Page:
Carolyn added: “I want to give Boris Johnson some credit. I have been able to use the apprenticeship scheme to get these girls on, which they and I are very happy about.”

Meanwhile, the family connection to Labor runs deep in Leigh.

But with just a leisurely stroll around the city center, there is enough evidence to see that it needs a boost.

Donna Morrison, 54, works in the Leigh AgeUK store. She said: “I’m from a Labor family. My father was a miner.

Donna Morrison

“But I could see that nothing changed and it looked like Boris Johnson would do something different. Whether you like him or not, he’s definitely a character.

“You’re trying to go with the politicians who say it right, but I do not yet know if I would vote for Tory again.”

Irene Richards, 62, is sitting on a bench in Leigh’s Bradshawgate. She said: “I do not believe all this talk of leveling. I just do not see how it is going to happen. I would much rather vote Labor in any case.

Irene Richards

Tony Mulcrow, 60, said he voted for the Conservatives because he wanted Brexit to happen.

“I have voted for Labor before, but I voted for Brexit in the referendum and I wanted it to be carried out and that is why I voted for Boris.”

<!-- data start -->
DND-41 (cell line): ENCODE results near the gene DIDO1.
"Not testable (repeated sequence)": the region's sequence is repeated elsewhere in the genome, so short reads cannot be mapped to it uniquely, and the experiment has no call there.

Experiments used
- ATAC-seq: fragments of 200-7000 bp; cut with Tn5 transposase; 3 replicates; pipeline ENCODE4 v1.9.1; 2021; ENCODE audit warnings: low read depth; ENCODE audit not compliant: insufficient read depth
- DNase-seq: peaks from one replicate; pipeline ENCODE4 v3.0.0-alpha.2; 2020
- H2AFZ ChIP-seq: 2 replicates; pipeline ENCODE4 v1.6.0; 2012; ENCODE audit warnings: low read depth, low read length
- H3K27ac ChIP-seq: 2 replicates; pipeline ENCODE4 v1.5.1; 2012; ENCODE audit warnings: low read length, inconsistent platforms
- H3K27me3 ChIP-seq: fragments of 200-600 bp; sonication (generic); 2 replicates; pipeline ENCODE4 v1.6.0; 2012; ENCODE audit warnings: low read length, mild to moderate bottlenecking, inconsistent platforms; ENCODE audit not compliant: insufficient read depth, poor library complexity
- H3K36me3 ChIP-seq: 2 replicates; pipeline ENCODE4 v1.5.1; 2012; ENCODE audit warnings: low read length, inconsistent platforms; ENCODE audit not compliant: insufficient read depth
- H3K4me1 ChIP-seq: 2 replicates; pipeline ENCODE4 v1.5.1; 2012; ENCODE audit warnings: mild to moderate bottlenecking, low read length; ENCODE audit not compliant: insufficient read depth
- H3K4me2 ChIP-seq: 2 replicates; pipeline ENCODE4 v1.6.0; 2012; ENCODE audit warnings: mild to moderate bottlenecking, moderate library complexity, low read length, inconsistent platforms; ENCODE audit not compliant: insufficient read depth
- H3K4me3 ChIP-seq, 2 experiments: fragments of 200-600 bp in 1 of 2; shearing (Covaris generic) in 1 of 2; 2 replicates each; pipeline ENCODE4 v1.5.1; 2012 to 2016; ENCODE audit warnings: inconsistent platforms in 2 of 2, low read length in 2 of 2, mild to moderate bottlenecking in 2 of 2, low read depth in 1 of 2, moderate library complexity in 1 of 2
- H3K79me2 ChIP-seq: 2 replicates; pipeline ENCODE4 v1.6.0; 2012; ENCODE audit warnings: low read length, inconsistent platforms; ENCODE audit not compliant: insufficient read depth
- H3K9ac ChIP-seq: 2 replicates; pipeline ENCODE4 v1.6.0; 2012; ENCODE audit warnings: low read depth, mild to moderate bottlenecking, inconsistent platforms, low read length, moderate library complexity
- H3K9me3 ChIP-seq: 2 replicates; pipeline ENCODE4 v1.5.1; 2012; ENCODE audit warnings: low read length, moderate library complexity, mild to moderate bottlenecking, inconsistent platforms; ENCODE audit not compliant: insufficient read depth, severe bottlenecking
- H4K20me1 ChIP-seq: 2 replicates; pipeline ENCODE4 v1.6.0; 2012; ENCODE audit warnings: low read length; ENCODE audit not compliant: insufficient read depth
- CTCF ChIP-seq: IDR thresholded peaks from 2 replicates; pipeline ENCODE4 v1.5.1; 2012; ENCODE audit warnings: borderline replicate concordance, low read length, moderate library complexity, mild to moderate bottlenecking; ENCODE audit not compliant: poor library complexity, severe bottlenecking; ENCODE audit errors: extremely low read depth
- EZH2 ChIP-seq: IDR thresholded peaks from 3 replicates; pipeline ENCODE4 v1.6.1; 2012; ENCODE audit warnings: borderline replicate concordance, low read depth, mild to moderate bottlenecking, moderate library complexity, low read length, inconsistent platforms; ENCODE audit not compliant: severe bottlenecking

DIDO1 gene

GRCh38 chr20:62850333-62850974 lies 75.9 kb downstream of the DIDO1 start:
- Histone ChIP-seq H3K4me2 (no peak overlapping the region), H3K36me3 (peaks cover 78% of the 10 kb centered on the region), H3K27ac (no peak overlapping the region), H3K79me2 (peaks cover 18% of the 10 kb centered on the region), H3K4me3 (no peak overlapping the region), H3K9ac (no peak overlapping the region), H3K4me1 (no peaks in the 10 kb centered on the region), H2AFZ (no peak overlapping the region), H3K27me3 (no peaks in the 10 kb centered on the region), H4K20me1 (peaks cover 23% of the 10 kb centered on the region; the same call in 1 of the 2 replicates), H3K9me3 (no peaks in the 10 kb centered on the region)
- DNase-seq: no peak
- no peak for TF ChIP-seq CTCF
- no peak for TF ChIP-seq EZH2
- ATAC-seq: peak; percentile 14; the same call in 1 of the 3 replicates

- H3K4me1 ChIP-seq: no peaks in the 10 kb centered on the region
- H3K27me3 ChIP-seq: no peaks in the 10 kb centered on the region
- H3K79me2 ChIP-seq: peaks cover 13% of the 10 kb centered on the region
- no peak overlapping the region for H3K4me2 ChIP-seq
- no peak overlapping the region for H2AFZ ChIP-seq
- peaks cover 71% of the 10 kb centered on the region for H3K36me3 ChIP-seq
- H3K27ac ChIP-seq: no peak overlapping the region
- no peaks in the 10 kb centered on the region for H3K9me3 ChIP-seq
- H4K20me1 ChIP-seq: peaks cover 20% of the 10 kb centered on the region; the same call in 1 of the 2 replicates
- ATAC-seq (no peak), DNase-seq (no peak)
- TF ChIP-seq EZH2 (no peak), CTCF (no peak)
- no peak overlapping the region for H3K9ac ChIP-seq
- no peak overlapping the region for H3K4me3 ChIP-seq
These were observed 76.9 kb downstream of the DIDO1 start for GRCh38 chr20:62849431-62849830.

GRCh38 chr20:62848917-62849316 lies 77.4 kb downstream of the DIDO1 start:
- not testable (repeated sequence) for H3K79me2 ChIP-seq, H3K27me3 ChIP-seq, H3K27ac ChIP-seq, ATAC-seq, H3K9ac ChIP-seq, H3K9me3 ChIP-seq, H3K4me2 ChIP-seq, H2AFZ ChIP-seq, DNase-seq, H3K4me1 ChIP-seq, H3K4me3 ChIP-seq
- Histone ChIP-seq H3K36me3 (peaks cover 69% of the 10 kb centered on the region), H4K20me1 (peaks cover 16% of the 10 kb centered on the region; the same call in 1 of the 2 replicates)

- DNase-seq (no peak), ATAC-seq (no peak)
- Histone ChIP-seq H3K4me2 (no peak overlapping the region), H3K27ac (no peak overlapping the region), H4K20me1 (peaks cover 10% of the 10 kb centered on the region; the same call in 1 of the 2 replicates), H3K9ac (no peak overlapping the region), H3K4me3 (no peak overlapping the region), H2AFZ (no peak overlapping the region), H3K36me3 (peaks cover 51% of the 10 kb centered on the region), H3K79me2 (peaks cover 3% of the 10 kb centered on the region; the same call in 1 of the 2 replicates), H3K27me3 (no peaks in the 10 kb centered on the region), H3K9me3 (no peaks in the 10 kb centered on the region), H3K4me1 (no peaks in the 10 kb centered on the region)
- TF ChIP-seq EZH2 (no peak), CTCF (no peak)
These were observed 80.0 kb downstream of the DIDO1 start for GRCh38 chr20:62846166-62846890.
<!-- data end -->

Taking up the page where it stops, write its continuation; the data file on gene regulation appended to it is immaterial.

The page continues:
And he rejected any suggestion that leaving the EU could have caused shortages in supermarkets and problems with petrol pumps.

He said: “The petrol problem was caused by paper talk (the media). They caused the panic. There was not really a problem.”

Market messenger Philip Farnworth, 55, blamed many of Leigh’s problems on people who were unwilling to work and ‘pay into the system’.

Philip Farnworth

“I’ve been working in the city center for 27 years now,” he said. “When I first came here, it was difficult, but it got better, but now it is going down again.

“The problem is that we are throwing money at people who have never paid into the economy and who are never likely to. The NHS needs to treat people who have never contributed. They are taking Mick.

“I support Boris Johnson and the government in cutting Universal Credit. People should be willing to go out and find work.”

Lisa Smith, 49, is a businesswoman and runs Party Central on Bradshawgate in Leigh.

Lisa Smith

“I will always vote Labor,” she said. “The Conservatives are just liars, but the media seems to support them. I do not think Labor is getting a fair crack from the papers.

“I have lived here for four years and it is clear to me that we need a boost. Whether the government can do that with their ‘smoothing’ agenda I do not know. But it makes me think ‘let me do not laugh’ ‘.